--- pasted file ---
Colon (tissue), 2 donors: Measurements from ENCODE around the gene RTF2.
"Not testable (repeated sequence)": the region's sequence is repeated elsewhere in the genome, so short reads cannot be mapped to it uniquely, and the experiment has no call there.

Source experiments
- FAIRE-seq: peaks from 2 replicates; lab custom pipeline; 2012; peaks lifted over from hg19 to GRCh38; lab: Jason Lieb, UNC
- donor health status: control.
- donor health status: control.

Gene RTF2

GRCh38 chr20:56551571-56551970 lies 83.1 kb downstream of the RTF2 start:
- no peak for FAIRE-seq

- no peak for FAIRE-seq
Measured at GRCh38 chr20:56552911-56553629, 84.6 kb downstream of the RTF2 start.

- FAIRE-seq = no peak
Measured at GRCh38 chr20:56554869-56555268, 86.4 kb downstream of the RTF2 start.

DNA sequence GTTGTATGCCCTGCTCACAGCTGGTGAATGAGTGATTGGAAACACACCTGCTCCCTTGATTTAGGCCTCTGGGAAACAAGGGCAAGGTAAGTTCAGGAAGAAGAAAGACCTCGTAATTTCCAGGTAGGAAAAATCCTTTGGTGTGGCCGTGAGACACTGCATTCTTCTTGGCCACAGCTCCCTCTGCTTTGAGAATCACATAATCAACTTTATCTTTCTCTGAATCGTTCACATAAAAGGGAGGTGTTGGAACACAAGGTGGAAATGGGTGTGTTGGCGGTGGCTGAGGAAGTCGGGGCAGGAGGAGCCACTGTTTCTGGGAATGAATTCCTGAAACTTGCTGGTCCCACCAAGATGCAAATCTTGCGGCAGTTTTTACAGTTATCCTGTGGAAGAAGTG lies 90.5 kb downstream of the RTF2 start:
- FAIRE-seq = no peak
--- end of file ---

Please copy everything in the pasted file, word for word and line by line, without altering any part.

Colon (tissue), 2 donors: Measurements from ENCODE around the gene RTF2.
"Not testable (repeated sequence)": the region's sequence is repeated elsewhere in the genome, so short reads cannot be mapped to it uniquely, and the experiment has no call there.

Source experiments
- FAIRE-seq: peaks from 2 replicates; lab custom pipeline; 2012; peaks lifted over from hg19 to GRCh38; lab: Jason Lieb, UNC
- donor health status: control.
- donor health status: control.

Gene RTF2

GRCh38 chr20:56551571-56551970 lies 83.1 kb downstream of the RTF2 start:
- no peak for FAIRE-seq

- no peak for FAIRE-seq
Measured at GRCh38 chr20:56552911-56553629, 84.6 kb downstream of the RTF2 start.

- FAIRE-seq = no peak
Measured at GRCh38 chr20:56554869-56555268, 86.4 kb downstream of the RTF2 start.

DNA sequence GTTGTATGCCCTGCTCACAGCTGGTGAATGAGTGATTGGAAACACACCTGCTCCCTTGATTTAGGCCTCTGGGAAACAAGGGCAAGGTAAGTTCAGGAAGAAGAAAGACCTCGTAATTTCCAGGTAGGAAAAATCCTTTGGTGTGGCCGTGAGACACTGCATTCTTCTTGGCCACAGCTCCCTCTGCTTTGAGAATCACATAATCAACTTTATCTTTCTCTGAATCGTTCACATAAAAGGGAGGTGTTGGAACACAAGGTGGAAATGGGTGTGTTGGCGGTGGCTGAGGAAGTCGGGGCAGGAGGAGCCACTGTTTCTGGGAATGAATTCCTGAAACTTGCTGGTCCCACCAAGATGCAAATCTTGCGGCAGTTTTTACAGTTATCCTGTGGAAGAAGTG lies 90.5 kb downstream of the RTF2 start:
- FAIRE-seq = no peak